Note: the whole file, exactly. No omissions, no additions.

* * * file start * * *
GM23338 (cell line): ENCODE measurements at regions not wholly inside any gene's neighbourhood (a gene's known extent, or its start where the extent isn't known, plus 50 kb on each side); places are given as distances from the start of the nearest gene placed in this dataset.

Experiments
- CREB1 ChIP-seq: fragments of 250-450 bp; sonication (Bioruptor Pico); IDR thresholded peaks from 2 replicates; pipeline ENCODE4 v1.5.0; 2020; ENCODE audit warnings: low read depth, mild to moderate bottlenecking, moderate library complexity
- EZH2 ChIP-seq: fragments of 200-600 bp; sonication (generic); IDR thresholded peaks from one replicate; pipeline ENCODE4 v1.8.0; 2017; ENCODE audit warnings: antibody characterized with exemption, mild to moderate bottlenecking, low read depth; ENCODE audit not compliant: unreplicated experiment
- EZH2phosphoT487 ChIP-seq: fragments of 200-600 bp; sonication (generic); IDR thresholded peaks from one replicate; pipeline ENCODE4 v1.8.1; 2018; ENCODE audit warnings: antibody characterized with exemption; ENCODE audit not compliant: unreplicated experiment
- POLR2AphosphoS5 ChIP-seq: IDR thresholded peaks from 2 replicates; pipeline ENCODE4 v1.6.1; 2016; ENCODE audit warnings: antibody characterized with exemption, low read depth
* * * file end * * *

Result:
GM23338 (cell line): ENCODE measurements at regions not wholly inside any gene's neighbourhood (a gene's known extent, or its start where the extent isn't known, plus 50 kb on each side); places are given as distances from the start of the nearest gene placed in this dataset.

Experiments
- CREB1 ChIP-seq: fragments of 250-450 bp; sonication (Bioruptor Pico); IDR thresholded peaks from 2 replicates; pipeline ENCODE4 v1.5.0; 2020; ENCODE audit warnings: low read depth, mild to moderate bottlenecking, moderate library complexity
- EZH2 ChIP-seq: fragments of 200-600 bp; sonication (generic); IDR thresholded peaks from one replicate; pipeline ENCODE4 v1.8.0; 2017; ENCODE audit warnings: antibody characterized with exemption, mild to moderate bottlenecking, low read depth; ENCODE audit not compliant: unreplicated experiment
- EZH2phosphoT487 ChIP-seq: fragments of 200-600 bp; sonication (generic); IDR thresholded peaks from one replicate; pipeline ENCODE4 v1.8.1; 2018; ENCODE audit warnings: antibody characterized with exemption; ENCODE audit not compliant: unreplicated experiment
- POLR2AphosphoS5 ChIP-seq: IDR thresholded peaks from 2 replicates; pipeline ENCODE4 v1.6.1; 2016; ENCODE audit warnings: antibody characterized with exemption, low read depth